Reposted from ‘COMPOSTING Feminisms and Environmental Humanities’, a reading group of cross-institutional, cross-disciplinary scholars exploring the traces and legacies of inclusive feminisms within the broad Environmental Humanities, and forging new linkages between the two fields.
Tuesday 8 August, 4-5:30 | Facilitated by Abby Mellick Lopes & Ali Crosby | Readings: Ingold (2004) ‘Culture on the Ground: The World Perceived Through the Feet’ and Solnit (2001) ‘Rising and Falling: The Theorists of Bipedalism’
This session will consider walking as a special kind of knowledge-creating practice. For starters, walking involves the whole body, all of the senses, orientation, care and depending on the state of the path – an ability to let your mind wander. Walking involves a routine – one foot in front of another, but also the flow of a changing environment where objects unfold, ‘explode and mutate’ (Knorr-Cetina 2011, p.191). Walking as a critical practice is something we did as children – we used to commit to a bee-line regardless of fences, swimming pools, lantana and territorial dogs…. or shadow someone at a safe distance until they disappeared.
In addition to our regular reading, talking and tea drinking, we will also go for a walk. Please wear shoes that are comfortable for you to walk in and bring wet weather gear, if it looks like it will be needed.
LOCATION: We will meet on the University of Sydney campus, a precise location TBD.
Ingold, T 2004, Culture on the ground: the world perceived through the feet. Journal of Material Culture, 9(3): 315-340.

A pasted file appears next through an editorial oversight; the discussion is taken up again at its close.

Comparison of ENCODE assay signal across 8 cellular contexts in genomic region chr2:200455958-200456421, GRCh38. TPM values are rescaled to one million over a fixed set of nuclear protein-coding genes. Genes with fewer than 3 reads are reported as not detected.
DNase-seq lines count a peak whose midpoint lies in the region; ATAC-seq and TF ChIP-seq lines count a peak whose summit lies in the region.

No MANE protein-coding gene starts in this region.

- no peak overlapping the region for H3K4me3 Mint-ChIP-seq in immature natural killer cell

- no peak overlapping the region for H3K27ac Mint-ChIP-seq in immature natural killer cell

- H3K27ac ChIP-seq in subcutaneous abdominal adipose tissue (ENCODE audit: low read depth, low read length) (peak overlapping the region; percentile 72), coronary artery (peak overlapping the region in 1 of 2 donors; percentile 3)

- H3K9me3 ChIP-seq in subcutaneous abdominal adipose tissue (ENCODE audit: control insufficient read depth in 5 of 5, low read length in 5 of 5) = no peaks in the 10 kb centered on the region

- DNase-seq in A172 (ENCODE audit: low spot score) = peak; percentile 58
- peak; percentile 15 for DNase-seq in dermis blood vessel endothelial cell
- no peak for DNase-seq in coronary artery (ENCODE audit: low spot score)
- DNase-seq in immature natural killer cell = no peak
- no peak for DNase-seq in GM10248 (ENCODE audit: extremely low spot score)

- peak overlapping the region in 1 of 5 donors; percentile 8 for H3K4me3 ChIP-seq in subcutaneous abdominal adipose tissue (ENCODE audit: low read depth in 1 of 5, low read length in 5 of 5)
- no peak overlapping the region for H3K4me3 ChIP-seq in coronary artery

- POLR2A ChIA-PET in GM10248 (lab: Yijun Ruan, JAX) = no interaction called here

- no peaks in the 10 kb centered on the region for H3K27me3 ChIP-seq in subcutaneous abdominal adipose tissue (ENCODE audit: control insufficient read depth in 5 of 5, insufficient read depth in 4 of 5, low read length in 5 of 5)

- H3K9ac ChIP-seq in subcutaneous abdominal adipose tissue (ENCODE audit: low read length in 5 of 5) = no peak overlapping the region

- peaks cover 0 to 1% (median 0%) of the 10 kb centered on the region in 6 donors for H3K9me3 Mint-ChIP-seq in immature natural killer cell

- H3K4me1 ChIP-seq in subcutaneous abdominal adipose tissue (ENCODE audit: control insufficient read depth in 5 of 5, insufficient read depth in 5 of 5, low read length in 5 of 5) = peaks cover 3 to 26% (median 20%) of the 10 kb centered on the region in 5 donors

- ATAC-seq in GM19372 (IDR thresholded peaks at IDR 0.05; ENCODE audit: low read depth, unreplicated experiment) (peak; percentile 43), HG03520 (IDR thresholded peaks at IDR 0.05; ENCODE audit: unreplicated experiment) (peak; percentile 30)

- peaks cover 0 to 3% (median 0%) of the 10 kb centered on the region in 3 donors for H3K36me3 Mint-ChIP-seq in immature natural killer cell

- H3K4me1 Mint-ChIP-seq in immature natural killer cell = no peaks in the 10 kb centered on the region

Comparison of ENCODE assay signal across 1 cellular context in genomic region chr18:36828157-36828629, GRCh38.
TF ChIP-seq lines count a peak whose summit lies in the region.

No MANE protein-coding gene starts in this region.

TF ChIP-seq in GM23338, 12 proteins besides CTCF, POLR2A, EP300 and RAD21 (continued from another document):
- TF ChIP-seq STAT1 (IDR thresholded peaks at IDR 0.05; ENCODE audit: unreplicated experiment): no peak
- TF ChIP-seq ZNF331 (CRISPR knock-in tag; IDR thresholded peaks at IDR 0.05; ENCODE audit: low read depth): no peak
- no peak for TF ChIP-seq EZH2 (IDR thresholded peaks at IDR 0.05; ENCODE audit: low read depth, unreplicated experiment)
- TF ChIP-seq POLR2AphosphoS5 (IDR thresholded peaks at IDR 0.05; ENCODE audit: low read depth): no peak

Solnit, R 2001, Rising and Falling: The Theorists of Bipedalism, in R. Solnit’s Wanderlust: A history of walking. Penguin, pp. 30-45.
Ingold, T 2004, Culture on the ground: the world perceived through the feet. Journal of Material Culture, 9(3): 315-340 [the highlighted sections]
Solnit, R 2001, ‘Walking After Midnight: Women, Sex, and Public Space’ in R Solnit’s Wanderlust: A history of walking. Penguin, p.232-239.
Debord, G. 1956  Theory of the dérive. Available online: http://www.cddc.vt.edu/sionline/si/theory.html
Ingold, T 2010, ‘Ways of mind-walking: Reading, writing, painting.’ Visual Studies, 25(1): 15-23.
Knorr-Cetina, K. 2001, ‘Objectual Practice’ in Schatzki, T., Knorr Cetina, K. and Von Savigny, E. The Practice Turn in Contemporary Theory. London, Routledge, pp. 184-197. Available online: https://conceptsinsts.wikispaces.com/file/view/PracticeTurnInContemporaryTheory.pdf
Walking lab: http://walkinglab.org/author/mapping-edges/
Walking artists’ network: http://www.walkingartistsnetwork.org/
Heddon, D. and M. Myers 2017, The walking library: mobilising books, places, readers and reading. Performance Research, 22(1): 32-48.